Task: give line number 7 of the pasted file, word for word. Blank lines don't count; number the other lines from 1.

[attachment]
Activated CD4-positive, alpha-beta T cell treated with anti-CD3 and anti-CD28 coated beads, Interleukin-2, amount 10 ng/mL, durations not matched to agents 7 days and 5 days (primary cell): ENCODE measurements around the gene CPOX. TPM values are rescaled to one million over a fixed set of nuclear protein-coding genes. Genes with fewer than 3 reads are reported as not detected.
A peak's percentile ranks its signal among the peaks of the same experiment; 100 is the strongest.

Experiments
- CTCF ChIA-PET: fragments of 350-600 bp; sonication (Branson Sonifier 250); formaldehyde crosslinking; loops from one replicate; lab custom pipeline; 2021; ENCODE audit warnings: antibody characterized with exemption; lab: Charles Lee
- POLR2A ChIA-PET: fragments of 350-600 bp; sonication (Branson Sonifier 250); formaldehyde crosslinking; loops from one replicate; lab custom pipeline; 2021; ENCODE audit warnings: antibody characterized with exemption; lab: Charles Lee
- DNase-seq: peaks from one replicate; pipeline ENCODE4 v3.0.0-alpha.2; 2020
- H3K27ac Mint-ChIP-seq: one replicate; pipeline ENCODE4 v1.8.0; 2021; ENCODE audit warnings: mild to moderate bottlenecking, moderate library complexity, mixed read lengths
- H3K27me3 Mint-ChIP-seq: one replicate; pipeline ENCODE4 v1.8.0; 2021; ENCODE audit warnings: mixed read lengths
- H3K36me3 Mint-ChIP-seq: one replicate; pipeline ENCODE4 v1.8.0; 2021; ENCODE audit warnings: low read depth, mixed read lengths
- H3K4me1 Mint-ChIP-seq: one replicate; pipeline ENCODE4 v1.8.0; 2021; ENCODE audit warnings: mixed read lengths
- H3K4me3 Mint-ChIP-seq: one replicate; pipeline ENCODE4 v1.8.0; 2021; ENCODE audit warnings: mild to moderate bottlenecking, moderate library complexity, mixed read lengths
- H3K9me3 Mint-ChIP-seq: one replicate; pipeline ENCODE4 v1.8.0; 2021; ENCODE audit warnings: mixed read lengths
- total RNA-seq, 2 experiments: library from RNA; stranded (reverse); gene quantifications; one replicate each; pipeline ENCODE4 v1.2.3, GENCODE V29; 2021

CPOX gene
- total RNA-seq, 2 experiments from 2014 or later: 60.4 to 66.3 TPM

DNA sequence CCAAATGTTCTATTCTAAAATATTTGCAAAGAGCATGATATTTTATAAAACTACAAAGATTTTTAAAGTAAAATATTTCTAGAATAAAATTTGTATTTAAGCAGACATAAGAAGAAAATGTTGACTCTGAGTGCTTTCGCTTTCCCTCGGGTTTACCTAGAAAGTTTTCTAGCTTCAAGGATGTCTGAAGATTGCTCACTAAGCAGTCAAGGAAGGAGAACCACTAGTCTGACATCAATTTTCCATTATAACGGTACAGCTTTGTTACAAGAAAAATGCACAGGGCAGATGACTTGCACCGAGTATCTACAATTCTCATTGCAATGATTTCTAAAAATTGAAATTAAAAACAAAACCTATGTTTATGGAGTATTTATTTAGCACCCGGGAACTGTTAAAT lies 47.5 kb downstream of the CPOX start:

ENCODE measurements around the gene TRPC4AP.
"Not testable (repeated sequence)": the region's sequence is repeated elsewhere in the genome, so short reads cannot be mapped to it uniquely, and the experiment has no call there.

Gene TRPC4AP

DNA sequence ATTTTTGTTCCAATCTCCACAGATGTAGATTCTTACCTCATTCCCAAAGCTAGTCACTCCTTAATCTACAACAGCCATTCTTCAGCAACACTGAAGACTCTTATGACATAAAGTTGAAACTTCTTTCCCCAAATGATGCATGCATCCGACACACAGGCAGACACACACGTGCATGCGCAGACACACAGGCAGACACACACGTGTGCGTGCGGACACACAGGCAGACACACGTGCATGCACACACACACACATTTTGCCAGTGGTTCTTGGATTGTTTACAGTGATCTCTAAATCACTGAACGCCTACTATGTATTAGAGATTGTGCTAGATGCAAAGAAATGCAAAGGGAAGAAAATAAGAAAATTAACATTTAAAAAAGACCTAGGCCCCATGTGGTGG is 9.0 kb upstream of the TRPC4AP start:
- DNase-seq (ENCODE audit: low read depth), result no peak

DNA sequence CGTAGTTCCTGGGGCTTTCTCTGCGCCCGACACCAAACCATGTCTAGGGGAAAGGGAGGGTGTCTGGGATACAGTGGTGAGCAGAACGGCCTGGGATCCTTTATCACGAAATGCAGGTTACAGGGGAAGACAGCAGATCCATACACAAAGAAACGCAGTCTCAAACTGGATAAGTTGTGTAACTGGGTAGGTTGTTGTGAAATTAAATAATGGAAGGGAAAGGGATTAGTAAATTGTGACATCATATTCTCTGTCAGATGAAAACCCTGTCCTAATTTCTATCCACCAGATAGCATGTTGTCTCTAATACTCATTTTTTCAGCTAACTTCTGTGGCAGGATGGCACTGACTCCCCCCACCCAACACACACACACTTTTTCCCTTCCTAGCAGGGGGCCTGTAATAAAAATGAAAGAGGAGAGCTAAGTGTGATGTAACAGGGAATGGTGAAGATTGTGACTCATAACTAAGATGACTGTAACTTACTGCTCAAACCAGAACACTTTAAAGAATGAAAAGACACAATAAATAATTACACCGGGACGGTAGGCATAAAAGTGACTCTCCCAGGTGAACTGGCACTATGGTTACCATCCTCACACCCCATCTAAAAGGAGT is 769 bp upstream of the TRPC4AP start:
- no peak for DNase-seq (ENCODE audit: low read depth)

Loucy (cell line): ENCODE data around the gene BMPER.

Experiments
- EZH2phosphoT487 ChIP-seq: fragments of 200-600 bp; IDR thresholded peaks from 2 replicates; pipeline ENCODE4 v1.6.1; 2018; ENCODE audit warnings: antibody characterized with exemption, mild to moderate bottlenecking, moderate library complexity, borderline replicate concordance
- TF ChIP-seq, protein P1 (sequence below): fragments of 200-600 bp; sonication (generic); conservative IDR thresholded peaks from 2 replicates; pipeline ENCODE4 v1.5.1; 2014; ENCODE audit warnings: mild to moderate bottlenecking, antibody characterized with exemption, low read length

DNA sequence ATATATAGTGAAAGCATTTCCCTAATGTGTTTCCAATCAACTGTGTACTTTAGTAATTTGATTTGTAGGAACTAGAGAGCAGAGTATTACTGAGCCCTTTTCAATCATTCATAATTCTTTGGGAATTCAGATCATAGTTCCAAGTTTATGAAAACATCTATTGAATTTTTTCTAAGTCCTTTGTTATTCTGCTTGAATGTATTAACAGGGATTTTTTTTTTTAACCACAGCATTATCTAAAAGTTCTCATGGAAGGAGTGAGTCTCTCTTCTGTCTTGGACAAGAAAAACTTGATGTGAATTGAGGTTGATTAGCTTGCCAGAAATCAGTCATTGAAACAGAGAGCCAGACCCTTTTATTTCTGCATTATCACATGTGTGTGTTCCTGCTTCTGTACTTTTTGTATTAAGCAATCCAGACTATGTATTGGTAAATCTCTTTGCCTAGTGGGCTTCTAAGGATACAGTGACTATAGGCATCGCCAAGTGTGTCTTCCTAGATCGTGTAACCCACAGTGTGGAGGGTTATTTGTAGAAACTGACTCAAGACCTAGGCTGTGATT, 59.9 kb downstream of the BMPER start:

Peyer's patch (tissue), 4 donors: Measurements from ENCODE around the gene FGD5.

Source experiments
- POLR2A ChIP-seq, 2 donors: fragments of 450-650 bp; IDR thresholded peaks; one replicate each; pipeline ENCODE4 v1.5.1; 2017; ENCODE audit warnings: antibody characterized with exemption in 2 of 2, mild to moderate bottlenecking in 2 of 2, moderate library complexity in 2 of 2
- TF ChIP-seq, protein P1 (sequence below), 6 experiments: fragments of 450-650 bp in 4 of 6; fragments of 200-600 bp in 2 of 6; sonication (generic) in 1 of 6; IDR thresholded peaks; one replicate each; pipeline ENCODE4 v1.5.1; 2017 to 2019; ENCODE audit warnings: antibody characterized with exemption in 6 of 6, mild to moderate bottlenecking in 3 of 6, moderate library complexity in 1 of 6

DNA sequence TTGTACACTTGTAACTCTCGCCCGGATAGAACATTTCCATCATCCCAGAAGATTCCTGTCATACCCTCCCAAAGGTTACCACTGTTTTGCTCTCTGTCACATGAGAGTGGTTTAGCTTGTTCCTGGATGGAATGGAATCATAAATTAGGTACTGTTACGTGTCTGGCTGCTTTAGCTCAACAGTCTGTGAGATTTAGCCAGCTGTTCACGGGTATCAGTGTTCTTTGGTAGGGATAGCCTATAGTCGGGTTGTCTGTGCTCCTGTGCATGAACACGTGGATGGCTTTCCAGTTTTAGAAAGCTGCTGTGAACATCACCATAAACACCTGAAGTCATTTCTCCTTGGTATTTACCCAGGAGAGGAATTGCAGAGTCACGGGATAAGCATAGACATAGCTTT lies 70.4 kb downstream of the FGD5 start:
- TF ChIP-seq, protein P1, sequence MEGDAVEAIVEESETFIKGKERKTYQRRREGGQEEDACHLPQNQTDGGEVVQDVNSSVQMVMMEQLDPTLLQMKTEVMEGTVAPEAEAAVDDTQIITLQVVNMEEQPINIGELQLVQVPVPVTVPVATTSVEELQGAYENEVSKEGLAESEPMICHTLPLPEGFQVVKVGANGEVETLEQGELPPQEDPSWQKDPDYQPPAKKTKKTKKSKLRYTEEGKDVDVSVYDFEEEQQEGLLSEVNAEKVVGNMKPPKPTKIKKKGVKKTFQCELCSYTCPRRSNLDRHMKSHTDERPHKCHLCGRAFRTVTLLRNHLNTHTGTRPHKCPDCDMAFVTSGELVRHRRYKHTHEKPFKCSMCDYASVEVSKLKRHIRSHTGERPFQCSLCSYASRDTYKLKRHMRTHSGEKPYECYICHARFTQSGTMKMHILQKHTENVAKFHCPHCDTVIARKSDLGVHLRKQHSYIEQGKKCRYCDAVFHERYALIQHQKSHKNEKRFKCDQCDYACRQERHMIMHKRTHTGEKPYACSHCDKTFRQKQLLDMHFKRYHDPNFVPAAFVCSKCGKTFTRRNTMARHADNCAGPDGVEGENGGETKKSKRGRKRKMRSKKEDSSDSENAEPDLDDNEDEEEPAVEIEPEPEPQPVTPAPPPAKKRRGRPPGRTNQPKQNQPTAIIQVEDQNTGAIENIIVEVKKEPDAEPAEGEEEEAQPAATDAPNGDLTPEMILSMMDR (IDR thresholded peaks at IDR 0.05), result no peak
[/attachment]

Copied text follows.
- H3K27ac Mint-ChIP-seq: one replicate; pipeline ENCODE4 v1.8.0; 2021; ENCODE audit warnings: mild to moderate bottlenecking, moderate library complexity, mixed read lengths